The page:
Interpretation's Date: June 17, 2005
by superintendent David Stewart
Section: V. Personnel
SubSection: C. Service Personnel
June 17, 2005
Dear Dr. Law:
I am in receipt of your request for an opinion regarding autism mentors. The purpose of your request is to provide clarification regarding my earlier interpretation dated March 28, 2005. Thus, this interpretation should be read in conjunction with the interpretation of March 28, 2005. Specifically, you ask:
When conducting a RIF [reduction in force] within the aide classification, how must a school district treat a multi-classified aide/autism mentor who, by virtue of her seniority, would be RIFed based upon her relative seniority as an aide?
You go on to explain:
The individual holding the aide/autism mentor position is currently providing services
to an autistic child and is fully utilizing her knowledge, skill and experience as an
autism mentor. The more senior aide is currently working as an "Itinerant Special
Education Classroom/Bus Aide." She has met all of the requirements to become
an aide/autism mentor . . . however, the more senior aide has, as of this date, never
held an autism mentor position.
West Virginia Code 18A-4-8(i)(14) defines "autism mentor" as:
[P]ersonnel who work with autistic students and who meet standards and experience to be determined by the state board: Provided, That if any employee has held or holds an aide title and becomes employed as an autism mentor, the employee shall hold a multiclassification status that includes aide and autism mentor titles . . . (emphasis added)
West Virginia Code §18A-8b(j) provides:
If a county board is required to reduce the number of employees within a particular job classification, the employee with the least amount of seniority within that classification or grades of classification shall be properly released and employed in a different grade of that classification if there is a job vacancy: Provided, That if there is no job vacancy for employment within the classification or grades of classification, he or she shall be employed in any other job classification which he or she previously held with the county board if there is a vacancy and shall retain any seniority accrued in the job classification or grade of classification.
Regarding seniority, West Virginia Code 18A-8-8b(d), provides, in pertinent part,
Paraprofessional, autism mentor and braille or sign language specialist class titles shall be included in the same classification category as aides.
In the scenario you set forth, the Pocahontas County Board of Education must
reduce the number of aides it employs. The least senior aide subject to release has more
overall seniority than another employee currently working as an aide/autism mentor. It is
important to note that though the more senior aide in question has met all of the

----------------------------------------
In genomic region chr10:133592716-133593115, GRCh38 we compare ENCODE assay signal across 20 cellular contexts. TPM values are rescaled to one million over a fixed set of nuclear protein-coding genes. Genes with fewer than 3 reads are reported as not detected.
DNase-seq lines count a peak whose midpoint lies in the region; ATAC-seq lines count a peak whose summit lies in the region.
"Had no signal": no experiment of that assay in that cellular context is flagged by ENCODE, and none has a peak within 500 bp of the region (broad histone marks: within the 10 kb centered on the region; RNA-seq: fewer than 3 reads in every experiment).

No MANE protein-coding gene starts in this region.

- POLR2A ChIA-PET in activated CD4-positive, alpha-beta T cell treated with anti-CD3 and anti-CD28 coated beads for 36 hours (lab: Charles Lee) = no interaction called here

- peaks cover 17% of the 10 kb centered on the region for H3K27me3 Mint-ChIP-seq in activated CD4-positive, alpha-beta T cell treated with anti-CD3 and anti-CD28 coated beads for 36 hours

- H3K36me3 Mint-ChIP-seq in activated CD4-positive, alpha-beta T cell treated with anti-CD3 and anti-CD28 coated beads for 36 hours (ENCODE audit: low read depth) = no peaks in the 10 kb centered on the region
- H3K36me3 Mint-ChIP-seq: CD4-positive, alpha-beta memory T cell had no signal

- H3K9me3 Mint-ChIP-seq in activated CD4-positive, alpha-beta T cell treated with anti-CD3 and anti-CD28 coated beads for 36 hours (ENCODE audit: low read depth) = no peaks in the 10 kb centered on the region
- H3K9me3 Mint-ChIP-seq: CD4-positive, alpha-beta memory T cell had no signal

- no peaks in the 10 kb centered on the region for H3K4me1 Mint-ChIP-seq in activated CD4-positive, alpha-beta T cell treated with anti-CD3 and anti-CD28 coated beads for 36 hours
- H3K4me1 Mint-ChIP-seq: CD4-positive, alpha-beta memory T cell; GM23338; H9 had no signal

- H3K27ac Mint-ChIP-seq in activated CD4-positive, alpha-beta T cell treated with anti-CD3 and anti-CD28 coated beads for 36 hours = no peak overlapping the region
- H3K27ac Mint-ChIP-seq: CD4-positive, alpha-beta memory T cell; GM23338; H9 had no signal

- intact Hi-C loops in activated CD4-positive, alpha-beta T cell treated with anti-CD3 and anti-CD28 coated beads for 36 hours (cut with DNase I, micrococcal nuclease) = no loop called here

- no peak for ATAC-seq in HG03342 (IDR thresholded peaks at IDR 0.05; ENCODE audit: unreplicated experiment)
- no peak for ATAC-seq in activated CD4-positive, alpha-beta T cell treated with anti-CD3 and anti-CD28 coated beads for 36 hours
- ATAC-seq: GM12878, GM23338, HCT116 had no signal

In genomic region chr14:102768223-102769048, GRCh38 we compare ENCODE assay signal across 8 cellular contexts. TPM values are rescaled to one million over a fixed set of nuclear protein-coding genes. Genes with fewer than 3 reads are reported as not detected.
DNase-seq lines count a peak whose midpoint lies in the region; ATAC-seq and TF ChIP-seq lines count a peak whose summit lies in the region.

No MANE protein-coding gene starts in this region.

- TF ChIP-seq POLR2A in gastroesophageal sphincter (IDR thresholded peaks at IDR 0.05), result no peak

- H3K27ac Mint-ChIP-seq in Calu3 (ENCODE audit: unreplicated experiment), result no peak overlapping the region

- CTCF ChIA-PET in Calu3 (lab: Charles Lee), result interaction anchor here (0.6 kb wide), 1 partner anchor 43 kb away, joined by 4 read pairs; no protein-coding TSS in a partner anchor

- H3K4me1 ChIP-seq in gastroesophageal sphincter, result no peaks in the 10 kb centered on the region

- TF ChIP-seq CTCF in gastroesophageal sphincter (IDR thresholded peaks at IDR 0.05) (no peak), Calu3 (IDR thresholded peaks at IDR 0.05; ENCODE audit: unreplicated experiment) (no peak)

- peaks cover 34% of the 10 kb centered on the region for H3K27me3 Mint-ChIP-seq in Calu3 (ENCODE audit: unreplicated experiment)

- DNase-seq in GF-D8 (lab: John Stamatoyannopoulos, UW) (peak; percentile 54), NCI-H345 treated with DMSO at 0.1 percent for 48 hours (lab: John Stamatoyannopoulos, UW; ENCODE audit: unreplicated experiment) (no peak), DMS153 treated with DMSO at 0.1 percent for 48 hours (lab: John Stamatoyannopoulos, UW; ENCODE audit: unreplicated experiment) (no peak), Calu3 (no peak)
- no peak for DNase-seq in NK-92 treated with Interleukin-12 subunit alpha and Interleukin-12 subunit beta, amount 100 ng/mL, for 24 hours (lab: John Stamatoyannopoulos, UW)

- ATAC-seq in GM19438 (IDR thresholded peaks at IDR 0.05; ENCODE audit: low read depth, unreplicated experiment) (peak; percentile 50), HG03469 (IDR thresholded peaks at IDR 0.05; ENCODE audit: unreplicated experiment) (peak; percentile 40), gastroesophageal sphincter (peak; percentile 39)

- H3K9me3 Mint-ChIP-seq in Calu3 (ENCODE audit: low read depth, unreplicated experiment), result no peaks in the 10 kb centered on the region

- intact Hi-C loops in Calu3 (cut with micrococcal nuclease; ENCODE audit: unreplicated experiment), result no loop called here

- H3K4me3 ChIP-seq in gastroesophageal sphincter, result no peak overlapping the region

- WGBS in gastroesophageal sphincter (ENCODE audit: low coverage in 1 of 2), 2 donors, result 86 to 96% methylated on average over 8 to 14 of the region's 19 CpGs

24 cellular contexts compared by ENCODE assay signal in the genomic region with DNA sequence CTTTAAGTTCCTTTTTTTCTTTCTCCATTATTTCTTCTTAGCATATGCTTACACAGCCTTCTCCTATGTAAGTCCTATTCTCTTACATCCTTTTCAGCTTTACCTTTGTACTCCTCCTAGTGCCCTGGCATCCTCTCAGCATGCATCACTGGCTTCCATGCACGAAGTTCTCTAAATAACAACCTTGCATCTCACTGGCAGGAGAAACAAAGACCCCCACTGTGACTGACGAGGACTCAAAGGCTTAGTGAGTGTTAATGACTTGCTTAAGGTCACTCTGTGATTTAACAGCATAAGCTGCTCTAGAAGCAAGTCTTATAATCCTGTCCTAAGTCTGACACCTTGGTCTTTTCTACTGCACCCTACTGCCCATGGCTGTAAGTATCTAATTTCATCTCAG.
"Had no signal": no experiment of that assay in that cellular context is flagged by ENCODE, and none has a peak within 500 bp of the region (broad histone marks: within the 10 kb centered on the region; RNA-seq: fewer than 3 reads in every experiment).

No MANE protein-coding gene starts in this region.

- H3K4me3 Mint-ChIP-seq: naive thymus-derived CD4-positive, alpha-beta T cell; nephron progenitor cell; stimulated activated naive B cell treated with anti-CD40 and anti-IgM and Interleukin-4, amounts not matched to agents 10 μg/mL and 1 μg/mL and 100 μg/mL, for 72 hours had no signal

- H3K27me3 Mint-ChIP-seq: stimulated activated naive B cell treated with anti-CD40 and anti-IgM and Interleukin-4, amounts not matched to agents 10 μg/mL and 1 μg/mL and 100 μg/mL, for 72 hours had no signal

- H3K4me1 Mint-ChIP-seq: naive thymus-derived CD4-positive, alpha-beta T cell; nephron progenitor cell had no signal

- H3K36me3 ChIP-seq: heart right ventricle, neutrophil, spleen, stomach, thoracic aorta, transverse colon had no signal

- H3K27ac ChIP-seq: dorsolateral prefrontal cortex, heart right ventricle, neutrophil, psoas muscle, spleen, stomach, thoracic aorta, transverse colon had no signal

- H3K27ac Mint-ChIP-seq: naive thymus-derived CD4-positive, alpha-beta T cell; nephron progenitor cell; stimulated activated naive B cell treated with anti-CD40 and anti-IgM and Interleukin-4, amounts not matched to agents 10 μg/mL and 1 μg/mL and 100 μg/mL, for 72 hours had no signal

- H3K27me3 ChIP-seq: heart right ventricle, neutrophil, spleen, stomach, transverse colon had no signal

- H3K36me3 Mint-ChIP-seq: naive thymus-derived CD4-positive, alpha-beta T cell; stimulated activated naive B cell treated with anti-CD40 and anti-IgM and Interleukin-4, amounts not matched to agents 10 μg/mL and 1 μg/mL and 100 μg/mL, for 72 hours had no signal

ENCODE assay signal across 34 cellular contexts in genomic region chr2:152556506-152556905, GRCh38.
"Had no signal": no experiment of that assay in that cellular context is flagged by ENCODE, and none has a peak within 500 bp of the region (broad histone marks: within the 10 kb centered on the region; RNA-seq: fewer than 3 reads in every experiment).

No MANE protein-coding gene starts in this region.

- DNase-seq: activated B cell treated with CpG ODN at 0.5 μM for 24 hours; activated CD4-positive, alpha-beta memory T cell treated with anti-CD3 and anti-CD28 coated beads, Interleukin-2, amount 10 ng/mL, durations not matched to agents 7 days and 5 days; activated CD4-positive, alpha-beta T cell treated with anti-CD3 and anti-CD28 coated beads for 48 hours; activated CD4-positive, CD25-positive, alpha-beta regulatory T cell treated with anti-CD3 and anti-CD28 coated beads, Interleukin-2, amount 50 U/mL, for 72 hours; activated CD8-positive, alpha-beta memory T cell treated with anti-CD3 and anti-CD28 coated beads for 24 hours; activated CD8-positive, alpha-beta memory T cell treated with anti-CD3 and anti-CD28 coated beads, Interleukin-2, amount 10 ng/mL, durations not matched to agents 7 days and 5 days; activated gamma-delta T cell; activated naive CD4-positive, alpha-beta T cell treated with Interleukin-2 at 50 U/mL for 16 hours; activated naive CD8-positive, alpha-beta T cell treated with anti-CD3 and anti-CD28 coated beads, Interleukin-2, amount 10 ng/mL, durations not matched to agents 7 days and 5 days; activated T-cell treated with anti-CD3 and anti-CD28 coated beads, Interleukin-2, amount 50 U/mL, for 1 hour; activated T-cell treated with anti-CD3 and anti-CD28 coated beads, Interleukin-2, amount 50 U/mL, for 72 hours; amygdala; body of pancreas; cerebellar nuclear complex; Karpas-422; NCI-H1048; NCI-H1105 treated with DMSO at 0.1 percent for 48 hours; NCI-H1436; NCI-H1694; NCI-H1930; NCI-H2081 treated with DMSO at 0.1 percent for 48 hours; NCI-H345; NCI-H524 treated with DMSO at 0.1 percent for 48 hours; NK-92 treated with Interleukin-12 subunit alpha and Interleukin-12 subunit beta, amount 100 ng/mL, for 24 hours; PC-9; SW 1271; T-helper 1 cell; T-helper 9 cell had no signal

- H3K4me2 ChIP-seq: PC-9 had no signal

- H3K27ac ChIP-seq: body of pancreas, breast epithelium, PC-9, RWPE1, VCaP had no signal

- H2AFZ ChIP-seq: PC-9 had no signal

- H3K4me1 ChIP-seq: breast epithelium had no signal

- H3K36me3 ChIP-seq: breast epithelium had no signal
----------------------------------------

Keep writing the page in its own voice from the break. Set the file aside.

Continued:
requirements to become an aide/autism mentor, she has never been employed as an
autism mentor. Thus, she does not hold the multiclassification status of autism mentor.
W. Va. Code 18A-4-8b(a) states that "[a] county board shall make decisions affecting promotions and the filling of any service personnel positions of employment or jobs occurring throughout the school year that are to be performed by service personnel as provided in section eight of this article, on the basis of seniority, qualifications and evaluation of past service." W. Va. Code 18A-4-8b(b) goes on to explain that an applicant currently holding a class title shall be given first priority for promotions or filling vacancies in that classification category. If the least senior aide, who does not hold the aide/autism mentor classification, were to receive a promotion via the RIF process, then this statutory scheme would be thwarted.
This interpretation does not rob W. Va. Code 18A-4-8b(d) of meaning. An
aide/autism mentor will accrue seniority as an aide and as an autism mentor
simultaneously. If the county were to reduce aide/autism mentor positions, an individual
employed as an aide/autism mentor could displace a less senior aide. However, when
reading W. Va. Code 18A-4-8b as a whole, we must not allow paragraph (d) to completely
override paragraphs (a) and (b).
Finally, throughout this analysis, we must not lose sight of the undeniable fact that autistic children respond poorly to change in routine and have inherit difficulty in forming relationships with strangers. If we were to construe the personnel laws of the state to negatively impact the educational needs of autistic children, we would truly do a disservice to these uniquely situated students. Thus, in consideration of all these factors, it is my opinion that, in the situation you describe, the multiclassified aide/autism mentor should not be displaced in conducting a reduction in force in the aide classification.
Hoping that I have been of service, I am